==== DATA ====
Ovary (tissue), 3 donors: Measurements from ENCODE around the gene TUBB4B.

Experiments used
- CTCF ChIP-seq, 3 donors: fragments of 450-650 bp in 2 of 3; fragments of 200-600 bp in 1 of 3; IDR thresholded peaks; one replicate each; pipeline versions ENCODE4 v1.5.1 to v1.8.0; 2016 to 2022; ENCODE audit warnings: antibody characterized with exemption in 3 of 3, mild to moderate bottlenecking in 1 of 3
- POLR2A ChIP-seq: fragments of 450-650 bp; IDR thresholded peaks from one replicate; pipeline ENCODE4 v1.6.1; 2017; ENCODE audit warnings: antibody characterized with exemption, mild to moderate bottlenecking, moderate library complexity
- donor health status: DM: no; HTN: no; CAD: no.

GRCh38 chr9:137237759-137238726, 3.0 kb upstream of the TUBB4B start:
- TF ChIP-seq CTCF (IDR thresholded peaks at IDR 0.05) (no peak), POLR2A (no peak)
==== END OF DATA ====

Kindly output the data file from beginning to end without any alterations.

Ovary (tissue), 3 donors: Measurements from ENCODE around the gene TUBB4B.

Experiments used
- CTCF ChIP-seq, 3 donors: fragments of 450-650 bp in 2 of 3; fragments of 200-600 bp in 1 of 3; IDR thresholded peaks; one replicate each; pipeline versions ENCODE4 v1.5.1 to v1.8.0; 2016 to 2022; ENCODE audit warnings: antibody characterized with exemption in 3 of 3, mild to moderate bottlenecking in 1 of 3
- POLR2A ChIP-seq: fragments of 450-650 bp; IDR thresholded peaks from one replicate; pipeline ENCODE4 v1.6.1; 2017; ENCODE audit warnings: antibody characterized with exemption, mild to moderate bottlenecking, moderate library complexity
- donor health status: DM: no; HTN: no; CAD: no.

GRCh38 chr9:137237759-137238726, 3.0 kb upstream of the TUBB4B start:
- TF ChIP-seq CTCF (IDR thresholded peaks at IDR 0.05) (no peak), POLR2A (no peak)